This article includes modified content from Where to Find Free Images and Visuals for My Blog by Robin Good.
To a struggling nonprofit or charity in need of images for its website or printed materials, the Internet might seem like one giant, free photo bank. But using copyrighted images without permission is illegal (yes, even if you're using them for a good cause).
There are plenty of places online to obtain images you can use legally. We'll show you some of these, but first, it's important to learn a few guidelines for using images obtained from the Internet.
Copyrighted Images: Don't Use Without Permission
Copyright is the legal protection extended to the authors or owners of original published and unpublished artistic and intellectual works. In the U.S., a copyright grants the author exclusive rights to make copies of the original work, to make "derivative works" that vary from the original, and to publicly perform, display, or transmit the work.
This means that it's illegal for anyone else to use the work in these ways without the author's permission. If you carry out any of these activities without permission, you are violating copyright law and may be subject to legal sanctions, including fines. To err on the side of caution, you should assume that most images you come across online are copyrighted, even if they don't have a copyright symbol (©) or legal text.
Some copyrighted images are openly licensed, such as those licensed through certain Creative Commons licenses. This means you might not need to ask permission to reprint them (see the next section for more about Creative Commons licensing).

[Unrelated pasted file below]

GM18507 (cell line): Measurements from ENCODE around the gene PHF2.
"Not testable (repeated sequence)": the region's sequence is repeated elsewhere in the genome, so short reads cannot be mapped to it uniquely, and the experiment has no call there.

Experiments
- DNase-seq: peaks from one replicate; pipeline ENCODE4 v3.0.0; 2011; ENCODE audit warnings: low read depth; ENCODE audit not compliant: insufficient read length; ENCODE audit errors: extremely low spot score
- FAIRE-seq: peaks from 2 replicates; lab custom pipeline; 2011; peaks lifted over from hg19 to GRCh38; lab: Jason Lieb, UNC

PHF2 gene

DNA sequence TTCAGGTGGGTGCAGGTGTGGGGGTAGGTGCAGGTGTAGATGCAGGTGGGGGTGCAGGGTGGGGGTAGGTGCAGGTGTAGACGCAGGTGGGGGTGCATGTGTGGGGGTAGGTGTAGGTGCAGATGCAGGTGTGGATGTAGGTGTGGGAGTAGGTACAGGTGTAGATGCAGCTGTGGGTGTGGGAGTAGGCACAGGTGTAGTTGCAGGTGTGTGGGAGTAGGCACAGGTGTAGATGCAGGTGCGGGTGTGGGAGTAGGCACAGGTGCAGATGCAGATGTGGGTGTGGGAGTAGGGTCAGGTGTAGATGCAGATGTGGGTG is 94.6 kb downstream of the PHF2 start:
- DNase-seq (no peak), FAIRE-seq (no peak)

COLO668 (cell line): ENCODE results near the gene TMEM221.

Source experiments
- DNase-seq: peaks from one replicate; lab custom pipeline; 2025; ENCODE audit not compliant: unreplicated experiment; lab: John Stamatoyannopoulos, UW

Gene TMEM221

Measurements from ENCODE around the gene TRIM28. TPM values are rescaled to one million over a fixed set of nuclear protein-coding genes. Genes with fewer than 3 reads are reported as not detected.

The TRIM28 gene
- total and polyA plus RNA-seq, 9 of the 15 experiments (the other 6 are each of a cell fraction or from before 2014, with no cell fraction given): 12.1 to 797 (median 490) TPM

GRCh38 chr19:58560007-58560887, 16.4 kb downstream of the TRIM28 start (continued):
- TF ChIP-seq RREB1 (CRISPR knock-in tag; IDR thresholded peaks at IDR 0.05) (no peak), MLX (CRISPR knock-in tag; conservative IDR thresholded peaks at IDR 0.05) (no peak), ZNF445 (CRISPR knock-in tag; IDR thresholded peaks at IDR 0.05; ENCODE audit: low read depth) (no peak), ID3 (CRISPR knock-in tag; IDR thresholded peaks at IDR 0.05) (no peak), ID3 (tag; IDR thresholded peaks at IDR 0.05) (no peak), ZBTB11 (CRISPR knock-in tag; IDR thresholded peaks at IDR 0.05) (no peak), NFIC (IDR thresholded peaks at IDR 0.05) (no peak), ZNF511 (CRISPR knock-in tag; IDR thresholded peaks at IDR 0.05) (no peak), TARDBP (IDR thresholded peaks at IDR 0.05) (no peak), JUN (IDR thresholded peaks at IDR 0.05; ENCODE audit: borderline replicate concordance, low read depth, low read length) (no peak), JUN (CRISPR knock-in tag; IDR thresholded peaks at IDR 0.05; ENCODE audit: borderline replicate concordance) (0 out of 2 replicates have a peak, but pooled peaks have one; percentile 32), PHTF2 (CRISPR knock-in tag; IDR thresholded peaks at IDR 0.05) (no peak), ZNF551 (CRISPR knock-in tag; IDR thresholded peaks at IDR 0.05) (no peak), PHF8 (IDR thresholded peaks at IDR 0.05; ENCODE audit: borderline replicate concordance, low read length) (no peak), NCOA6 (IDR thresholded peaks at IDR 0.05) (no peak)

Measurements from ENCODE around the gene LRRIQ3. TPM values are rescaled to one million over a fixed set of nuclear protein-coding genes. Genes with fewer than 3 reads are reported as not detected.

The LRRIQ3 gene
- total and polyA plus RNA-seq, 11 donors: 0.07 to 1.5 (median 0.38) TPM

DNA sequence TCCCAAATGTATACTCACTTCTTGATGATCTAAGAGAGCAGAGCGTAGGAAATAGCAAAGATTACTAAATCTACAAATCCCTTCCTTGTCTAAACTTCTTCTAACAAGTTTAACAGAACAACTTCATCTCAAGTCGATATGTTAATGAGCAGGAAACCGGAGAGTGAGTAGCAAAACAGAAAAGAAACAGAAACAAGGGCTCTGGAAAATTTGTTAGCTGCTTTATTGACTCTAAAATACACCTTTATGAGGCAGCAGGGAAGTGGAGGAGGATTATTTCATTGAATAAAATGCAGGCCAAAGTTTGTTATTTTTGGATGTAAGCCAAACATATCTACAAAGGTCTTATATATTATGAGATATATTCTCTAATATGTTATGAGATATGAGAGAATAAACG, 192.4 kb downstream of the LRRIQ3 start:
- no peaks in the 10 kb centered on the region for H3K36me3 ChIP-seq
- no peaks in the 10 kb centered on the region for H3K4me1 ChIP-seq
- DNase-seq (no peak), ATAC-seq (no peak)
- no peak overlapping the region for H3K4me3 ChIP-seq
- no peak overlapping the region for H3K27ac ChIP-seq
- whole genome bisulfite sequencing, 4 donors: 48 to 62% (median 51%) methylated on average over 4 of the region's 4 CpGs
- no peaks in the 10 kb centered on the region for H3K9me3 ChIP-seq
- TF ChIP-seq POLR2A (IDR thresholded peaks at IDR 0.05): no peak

Permission Granted: When You Can Freely Use Images
In general, there are three instances in which you can borrow images for your website or printed materials without asking permission. In most cases, this will be quicker and less of a hassle than tracking down the copyright holder of an image to get their blessing. But no matter what your source, it's good policy to try to credit the artist when possible.
When the image is in the public domain.
An image in the public domain has no legal owner. A work enters the public domain through a variety of ways: Either its copyright has expired, its copyright was never renewed, or the work has been dedicated to the public domain. Works whose copyright has expired are those that were published in the U.S. before 1923 or those that were published before 1964 whose copyright was not renewed.
If you are unsure about when a work was created or published, search the records of the U.S. Copyright Office. A notice that says "this work is dedicated to the public domain" is typically an indication that it is OK to republish without permission.
When it has been designated "copyright-free."
There are many online photo banks that advertise themselves as offering "copyright-free" images (see Browsing Free Online Image Banks, below, for some examples). While these images are generally safe to take, always read the terms and conditions before you use anything. Just because an image is free doesn't mean you can use it freely.
When the image is openly licensed.
An openly licensed image means that the copyright holder has decided to automatically grant certain reprint permissions. The most common form of openly licensing an image is to apply a Creative Commons license. There are a variety of different Creative Commons licenses, from fairly restrictive to very permissive. So if you come across an image that is licensed this way, make sure you understand the terms before you use it. You can find a list of the six main types of Creative Commons licenses on Creative Commons' website. Creative Commons provides a great search service to find content you can use (see Searching for Openly Licensed Images, below).